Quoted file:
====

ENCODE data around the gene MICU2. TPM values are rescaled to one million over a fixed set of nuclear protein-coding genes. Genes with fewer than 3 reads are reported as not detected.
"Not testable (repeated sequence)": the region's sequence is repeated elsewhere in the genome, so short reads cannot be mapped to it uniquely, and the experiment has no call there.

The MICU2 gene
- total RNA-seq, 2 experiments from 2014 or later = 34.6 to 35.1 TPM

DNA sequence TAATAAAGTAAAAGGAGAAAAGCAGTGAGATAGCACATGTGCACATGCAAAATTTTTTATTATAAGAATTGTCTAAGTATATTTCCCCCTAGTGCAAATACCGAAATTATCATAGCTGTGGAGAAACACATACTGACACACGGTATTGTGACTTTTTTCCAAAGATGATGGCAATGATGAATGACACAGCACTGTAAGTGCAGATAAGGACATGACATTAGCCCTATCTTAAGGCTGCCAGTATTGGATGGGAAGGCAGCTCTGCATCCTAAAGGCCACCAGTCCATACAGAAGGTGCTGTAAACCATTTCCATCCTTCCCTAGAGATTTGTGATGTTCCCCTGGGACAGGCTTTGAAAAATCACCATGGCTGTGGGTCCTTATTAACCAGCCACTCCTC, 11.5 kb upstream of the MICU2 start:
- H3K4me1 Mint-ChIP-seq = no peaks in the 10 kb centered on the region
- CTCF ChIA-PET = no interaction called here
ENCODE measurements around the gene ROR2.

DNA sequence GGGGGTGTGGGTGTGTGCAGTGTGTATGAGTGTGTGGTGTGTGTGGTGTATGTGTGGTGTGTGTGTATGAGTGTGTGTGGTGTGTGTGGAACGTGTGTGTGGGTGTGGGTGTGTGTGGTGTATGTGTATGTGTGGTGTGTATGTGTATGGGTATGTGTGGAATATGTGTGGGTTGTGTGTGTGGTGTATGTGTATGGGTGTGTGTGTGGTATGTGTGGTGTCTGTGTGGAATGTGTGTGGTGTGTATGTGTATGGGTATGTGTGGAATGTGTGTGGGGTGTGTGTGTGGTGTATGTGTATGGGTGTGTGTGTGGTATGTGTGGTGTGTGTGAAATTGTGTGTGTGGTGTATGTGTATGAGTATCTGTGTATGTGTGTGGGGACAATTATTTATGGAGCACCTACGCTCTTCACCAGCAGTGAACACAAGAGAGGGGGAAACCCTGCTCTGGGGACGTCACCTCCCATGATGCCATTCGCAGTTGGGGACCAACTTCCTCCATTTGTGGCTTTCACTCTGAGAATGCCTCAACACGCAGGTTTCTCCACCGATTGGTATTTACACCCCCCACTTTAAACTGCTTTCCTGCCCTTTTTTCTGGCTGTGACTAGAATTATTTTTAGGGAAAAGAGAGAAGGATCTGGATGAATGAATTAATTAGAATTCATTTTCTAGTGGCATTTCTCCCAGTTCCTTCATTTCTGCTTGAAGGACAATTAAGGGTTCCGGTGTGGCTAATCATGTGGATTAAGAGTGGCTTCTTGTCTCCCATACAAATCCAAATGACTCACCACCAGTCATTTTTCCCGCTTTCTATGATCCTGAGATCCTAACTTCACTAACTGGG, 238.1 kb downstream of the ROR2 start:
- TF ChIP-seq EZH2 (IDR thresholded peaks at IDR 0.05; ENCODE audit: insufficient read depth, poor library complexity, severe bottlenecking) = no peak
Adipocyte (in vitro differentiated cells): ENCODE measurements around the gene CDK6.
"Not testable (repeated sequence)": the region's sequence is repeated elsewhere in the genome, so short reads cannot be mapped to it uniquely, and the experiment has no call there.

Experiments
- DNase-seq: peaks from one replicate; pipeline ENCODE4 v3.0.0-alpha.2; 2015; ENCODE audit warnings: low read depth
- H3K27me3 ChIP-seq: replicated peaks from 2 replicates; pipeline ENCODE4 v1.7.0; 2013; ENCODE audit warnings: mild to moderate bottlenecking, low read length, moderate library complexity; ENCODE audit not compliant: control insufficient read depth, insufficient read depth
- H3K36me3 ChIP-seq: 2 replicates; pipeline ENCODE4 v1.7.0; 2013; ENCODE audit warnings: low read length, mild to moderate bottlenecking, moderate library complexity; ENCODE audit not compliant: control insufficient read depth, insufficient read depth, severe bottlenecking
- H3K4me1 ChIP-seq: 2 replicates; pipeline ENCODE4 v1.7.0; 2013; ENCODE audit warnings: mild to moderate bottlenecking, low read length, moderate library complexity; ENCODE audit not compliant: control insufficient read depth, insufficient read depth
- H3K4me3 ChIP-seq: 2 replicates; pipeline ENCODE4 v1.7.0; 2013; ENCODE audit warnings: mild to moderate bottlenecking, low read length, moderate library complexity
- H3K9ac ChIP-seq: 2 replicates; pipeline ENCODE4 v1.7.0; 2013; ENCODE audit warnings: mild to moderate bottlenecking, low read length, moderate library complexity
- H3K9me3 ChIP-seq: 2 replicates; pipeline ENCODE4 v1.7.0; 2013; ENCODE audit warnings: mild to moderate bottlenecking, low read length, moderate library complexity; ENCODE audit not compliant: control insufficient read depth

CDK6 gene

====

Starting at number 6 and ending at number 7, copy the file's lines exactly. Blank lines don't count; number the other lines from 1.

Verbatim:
- H3K4me1 Mint-ChIP-seq = no peaks in the 10 kb centered on the region
- CTCF ChIA-PET = no interaction called here